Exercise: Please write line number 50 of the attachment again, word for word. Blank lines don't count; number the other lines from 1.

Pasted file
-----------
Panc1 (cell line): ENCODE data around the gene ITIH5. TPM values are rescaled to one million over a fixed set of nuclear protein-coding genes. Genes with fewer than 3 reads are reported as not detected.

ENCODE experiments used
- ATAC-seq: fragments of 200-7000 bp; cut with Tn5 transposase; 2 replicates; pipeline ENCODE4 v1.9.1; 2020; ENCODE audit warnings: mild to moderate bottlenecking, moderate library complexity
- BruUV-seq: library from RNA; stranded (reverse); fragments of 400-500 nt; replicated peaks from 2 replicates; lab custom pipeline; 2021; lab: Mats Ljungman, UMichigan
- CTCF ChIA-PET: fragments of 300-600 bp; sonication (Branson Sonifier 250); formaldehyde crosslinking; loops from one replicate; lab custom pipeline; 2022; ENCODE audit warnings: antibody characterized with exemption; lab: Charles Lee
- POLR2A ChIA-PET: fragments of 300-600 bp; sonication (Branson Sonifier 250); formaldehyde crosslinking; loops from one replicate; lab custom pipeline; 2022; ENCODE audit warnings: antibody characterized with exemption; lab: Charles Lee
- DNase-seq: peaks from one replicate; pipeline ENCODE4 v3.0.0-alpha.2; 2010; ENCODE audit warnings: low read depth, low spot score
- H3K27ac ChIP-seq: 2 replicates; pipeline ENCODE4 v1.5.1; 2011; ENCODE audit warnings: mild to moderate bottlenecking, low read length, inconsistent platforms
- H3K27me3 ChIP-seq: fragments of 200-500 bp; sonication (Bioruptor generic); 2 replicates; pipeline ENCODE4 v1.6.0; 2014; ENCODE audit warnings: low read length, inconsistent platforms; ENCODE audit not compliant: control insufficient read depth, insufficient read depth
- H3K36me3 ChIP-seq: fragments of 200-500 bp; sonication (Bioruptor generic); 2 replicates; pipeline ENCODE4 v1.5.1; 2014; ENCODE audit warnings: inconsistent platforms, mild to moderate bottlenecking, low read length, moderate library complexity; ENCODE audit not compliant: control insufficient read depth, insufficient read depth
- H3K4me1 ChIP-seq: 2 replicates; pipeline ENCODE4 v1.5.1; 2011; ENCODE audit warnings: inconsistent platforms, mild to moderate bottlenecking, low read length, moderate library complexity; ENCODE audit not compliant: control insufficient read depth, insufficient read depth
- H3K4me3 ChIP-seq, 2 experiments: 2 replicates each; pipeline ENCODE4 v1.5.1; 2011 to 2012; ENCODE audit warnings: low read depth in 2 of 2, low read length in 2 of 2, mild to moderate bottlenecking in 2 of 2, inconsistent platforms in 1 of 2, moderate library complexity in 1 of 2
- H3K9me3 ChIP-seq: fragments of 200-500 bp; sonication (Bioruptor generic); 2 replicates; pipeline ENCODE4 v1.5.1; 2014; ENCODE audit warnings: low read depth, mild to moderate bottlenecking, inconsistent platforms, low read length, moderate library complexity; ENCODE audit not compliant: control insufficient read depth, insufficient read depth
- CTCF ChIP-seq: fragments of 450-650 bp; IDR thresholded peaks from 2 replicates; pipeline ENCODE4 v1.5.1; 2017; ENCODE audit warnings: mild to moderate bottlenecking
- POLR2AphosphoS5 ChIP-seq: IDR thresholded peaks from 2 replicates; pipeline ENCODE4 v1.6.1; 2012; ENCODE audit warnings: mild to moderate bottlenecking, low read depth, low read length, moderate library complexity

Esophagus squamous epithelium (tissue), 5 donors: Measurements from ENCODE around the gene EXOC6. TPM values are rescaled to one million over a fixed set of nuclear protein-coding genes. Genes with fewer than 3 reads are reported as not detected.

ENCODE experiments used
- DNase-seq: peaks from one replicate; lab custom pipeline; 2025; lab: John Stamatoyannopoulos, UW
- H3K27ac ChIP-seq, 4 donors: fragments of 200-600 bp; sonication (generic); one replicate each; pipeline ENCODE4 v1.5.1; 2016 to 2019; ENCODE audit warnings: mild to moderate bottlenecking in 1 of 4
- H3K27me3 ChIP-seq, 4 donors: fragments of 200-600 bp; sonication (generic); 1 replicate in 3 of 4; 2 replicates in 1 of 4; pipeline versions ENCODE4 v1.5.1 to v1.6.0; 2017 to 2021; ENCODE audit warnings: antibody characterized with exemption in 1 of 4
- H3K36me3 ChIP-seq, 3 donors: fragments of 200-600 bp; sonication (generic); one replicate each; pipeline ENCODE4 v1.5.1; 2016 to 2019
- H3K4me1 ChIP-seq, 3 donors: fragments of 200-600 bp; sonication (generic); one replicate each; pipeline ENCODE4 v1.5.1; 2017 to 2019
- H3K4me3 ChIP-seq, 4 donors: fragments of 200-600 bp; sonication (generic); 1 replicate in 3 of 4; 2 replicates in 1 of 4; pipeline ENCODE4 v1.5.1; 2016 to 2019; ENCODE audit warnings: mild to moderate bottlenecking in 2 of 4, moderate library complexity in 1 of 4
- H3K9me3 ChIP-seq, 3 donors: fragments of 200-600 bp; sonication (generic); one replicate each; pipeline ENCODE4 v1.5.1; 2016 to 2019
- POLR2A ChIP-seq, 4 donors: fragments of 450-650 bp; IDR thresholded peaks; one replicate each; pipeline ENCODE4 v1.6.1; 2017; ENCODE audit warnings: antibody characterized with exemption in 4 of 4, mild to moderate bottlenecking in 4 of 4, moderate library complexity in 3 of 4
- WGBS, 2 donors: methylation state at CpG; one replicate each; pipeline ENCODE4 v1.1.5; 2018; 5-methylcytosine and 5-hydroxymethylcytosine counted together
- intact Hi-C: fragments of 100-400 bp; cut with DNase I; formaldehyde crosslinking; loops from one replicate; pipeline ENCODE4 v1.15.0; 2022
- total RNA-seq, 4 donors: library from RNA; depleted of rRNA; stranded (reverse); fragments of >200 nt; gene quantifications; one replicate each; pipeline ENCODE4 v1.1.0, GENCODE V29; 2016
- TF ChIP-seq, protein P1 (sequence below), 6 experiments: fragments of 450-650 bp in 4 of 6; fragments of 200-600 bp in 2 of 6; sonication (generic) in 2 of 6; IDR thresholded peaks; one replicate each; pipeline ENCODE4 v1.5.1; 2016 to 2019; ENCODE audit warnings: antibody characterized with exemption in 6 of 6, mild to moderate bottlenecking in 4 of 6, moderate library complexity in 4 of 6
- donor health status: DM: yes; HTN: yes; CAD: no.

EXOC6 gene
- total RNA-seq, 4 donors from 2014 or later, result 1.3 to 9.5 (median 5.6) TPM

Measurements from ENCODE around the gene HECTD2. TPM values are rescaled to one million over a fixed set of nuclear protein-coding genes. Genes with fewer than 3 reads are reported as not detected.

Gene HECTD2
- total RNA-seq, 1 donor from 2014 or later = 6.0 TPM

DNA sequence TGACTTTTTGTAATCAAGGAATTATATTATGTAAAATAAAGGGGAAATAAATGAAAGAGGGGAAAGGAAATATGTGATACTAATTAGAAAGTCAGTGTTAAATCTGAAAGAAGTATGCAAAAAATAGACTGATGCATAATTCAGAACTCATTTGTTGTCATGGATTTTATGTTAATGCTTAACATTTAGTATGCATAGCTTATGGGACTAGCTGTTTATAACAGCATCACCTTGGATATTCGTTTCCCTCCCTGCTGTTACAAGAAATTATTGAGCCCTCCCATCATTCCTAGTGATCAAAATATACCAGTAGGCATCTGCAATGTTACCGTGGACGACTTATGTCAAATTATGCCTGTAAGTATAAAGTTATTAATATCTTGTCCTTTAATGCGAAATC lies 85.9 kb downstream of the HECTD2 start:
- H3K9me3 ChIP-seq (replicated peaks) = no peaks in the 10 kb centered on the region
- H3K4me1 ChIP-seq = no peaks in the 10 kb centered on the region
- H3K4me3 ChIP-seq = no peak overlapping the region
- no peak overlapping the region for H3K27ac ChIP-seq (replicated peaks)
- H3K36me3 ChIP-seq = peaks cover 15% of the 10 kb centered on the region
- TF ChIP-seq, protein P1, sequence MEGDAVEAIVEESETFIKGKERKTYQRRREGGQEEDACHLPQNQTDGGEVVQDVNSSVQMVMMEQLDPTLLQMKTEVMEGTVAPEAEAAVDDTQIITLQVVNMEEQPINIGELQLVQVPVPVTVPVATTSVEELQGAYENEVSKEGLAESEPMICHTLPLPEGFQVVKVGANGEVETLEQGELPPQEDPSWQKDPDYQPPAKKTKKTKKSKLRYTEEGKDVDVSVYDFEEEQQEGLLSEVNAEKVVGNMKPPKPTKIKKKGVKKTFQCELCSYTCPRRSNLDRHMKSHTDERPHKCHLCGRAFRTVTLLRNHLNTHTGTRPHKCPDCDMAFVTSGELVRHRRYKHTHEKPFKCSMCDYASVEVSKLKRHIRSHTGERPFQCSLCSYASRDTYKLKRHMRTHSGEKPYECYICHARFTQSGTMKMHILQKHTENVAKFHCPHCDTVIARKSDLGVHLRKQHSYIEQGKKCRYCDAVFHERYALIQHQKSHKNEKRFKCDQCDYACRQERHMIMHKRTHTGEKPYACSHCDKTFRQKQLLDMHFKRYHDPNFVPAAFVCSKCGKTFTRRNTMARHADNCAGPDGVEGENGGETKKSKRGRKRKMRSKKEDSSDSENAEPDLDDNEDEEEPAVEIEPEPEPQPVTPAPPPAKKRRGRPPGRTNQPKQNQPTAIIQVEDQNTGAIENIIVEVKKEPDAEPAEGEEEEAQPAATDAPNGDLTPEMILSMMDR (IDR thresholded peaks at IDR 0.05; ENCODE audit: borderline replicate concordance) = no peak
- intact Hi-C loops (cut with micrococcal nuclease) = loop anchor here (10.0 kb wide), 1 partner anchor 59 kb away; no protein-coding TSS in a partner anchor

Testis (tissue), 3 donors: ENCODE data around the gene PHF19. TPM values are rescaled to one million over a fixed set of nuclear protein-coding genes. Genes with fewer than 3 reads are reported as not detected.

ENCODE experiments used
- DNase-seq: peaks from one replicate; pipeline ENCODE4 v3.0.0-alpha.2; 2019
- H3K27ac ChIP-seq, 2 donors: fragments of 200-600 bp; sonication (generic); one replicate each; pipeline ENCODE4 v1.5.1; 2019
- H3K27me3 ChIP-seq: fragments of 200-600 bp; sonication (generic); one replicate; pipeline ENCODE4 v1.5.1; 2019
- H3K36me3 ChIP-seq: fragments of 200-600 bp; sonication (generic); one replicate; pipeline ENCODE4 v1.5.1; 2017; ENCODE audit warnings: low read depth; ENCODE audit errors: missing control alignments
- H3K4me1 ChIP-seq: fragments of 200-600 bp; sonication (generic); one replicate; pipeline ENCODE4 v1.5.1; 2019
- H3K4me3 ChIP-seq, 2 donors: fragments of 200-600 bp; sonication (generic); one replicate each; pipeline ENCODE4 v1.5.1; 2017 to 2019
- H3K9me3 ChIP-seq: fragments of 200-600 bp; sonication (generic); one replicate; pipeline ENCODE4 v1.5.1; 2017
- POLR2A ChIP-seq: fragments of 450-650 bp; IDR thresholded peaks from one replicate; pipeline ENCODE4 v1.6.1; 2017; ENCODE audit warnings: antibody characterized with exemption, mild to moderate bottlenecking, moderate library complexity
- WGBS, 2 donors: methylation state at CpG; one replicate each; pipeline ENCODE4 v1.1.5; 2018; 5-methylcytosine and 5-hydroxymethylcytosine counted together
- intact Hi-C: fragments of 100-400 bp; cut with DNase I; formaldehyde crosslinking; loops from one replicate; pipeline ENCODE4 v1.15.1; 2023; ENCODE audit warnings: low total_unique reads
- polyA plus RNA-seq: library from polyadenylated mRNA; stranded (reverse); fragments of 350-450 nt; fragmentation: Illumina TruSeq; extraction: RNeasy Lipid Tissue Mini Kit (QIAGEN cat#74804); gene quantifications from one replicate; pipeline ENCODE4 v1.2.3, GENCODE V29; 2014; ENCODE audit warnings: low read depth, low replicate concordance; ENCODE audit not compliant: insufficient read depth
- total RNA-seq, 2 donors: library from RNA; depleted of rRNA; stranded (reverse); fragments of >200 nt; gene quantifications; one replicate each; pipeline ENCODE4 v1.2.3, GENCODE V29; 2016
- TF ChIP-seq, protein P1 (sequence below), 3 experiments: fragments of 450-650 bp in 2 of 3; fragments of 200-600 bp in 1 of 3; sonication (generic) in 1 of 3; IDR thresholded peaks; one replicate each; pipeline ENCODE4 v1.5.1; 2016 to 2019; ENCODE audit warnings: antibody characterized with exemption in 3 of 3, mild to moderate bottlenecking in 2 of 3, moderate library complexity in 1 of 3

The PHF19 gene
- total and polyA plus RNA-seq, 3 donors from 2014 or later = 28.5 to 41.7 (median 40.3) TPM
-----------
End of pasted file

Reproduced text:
- H3K4me1 ChIP-seq: fragments of 200-600 bp; sonication (generic); one replicate; pipeline ENCODE4 v1.5.1; 2019